“A fascinating and subtle history of the black tradition of armed self-defense. Carefully weaving social with political history from slave times to the present, Johnson explores the complex relation between this legitimate tradition and the occasional fruitless temptation of armed political resistance to oppression. He concludes with a strong argument for restoring the legitimate tradition even in the face of its rejection by the black political establishment and the inescapable reality that blacks are very disproportionately found among the perpetrators and victims of gun violence today. Provocative and illuminating.” 

—Nelson Lund, University Professor, George Mason University School of Law
 

About the Author

Nicholas Johnson (New York, NY) is professor of Law at Fordham Law School, where he has taught since 1993. A graduate of Harvard Law School, he is the lead author of Firearms Law and the Second Amendment: Regulation, Rights, and Policy (Aspen 2012).

More About the Author

Nicholas J. Johnson is Professor of Law at Fordham University School of Law. He is a 1984 graduate of Harvard Law School. He is author of two books, NEGROES AND THE GUN: THE BLACK TRADITION OF ARMS and FIREARMS LAW AND THE SECOND AMENDMENT, Regulation Rights and Policy. His scholarship includes, Firearms Policy and the Black Community: An Assessment of the Modern Orthodoxy, Connecticut Law Review; The Statutory UCC, Catholic Law Review; Rights Versus Duties, History Department Lawyering and the Incoherence of Justice Stevens' Heller Dissent, Fordham ULJ; Supply Restrictions at the Margins of Heller and the Abortion Analogue: Stenberg Principles, Assault Weapons, and the Attitudinalist Critique , Hastings Law Journal; Imagining Gun Control in America: Understanding the Remainder Problem, Wake Forest Law Review; Taking this Right Seriously, National Law Journal; Self- Defense? George Mason Journal of Law Economics and Policy; A Second Amendment Moment: The Constitutional Politics of Gun Rights, Brooklyn Law Review; Showdown Between Federal Environmental Closure of Firing Ranges and Protective State Legislation, Indiana Law Review; The Boundaries of Extra-compensatory Relief for Abusive Breach of Contract, Connecticut Law Review; Principles and Passions: The Intersection of Abortion and Gun Rights, Rutgers Law Review; Plenary Power and Constitutional Outcasts: Federal Power, Critical Race Theory and the Second, Ninth and Tenth Amendments, Ohio State Law Journal; Regulatory Takings and Environmental Regulatory Evolution: Fordham Environmental Law Review; Shots Across No Man's Land: A response to Richard Aborn, Fordham Urban Law Journal; EPCRA'S Collision with Federalism, Indiana Law Review; Beyond the Second Amendment: An Individual Right to Arms Viewed Through the Ninth Amendment. Rutgers Law Journal; Cracks in the Foundation: Legislative Review of Agency Rule-making, Dickinson Law Review.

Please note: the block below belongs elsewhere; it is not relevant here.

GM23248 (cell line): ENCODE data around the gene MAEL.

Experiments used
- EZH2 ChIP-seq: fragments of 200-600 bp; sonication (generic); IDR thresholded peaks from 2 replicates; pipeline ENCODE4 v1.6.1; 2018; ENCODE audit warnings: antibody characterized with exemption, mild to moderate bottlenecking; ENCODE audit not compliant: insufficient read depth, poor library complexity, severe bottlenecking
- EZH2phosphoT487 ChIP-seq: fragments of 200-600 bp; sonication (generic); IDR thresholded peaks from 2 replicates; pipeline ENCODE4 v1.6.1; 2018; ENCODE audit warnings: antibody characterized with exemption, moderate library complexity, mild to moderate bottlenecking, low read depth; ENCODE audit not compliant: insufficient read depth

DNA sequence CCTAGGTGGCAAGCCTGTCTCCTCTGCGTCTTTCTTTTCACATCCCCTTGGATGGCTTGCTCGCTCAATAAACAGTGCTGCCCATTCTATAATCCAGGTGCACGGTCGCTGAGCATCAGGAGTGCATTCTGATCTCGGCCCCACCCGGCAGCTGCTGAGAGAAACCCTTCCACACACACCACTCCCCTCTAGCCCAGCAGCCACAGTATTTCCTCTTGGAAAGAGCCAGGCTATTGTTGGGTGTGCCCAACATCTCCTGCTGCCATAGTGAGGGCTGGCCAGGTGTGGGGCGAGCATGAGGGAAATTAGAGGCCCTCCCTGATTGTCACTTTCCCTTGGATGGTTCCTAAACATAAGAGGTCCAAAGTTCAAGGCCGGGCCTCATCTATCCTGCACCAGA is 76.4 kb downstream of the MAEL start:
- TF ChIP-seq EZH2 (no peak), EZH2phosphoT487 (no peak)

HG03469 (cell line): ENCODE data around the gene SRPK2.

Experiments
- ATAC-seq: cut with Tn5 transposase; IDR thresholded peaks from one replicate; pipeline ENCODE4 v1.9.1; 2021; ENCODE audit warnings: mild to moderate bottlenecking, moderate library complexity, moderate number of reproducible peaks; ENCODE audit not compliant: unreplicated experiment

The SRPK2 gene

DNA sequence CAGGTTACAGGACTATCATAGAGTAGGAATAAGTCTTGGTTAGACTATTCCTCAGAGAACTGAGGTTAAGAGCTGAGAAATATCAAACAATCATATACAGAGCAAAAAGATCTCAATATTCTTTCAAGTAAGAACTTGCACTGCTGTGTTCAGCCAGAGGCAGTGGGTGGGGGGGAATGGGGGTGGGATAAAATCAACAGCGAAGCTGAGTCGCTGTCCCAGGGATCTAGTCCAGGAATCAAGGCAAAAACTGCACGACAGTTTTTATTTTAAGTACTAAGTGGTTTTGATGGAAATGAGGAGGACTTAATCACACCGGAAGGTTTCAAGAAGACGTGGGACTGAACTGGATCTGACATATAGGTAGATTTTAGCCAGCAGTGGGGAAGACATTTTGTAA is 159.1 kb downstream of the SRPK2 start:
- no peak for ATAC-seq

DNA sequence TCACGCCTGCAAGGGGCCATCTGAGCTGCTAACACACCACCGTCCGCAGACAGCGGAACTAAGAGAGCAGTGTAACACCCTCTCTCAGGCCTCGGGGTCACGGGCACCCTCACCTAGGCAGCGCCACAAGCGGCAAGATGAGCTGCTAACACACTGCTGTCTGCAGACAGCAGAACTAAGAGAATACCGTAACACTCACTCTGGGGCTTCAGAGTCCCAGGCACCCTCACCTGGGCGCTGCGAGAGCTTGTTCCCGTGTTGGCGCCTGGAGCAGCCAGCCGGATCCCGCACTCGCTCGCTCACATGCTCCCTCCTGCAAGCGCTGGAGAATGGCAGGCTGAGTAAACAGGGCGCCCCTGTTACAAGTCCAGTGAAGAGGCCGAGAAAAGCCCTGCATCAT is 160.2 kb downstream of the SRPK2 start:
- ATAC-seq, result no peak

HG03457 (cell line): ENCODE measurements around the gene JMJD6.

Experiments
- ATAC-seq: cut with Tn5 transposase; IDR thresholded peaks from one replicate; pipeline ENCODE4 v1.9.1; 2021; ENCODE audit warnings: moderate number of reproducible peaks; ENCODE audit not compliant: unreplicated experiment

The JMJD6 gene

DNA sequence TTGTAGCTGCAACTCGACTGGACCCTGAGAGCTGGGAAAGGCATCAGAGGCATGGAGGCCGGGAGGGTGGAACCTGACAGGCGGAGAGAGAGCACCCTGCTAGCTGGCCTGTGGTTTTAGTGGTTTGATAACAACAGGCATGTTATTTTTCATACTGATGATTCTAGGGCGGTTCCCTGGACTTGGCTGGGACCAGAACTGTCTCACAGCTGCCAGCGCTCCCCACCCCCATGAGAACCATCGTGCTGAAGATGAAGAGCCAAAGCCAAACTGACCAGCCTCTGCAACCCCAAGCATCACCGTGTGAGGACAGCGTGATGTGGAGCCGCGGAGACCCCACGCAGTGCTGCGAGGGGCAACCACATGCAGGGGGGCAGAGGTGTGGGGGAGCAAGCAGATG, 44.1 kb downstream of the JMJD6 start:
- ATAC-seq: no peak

His papers are available at this link
http://papers.ssrn.com/sol3/cf_dev/AbsByAuth.cfm?per_id=1189202

Customer Reviews

4.9 out of 5 stars
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This book tells a story that is seldom told.
DC
Since bearing arms has traditionally been equated with freedom, it is only natural that black members of our society should gravitate to them as much as anyone else.
warlord
Everyone should read it, and it would make a good high school and college selection for history courses and a good selection for book clubs.
Richard Lohkamp

Most Helpful Customer Reviews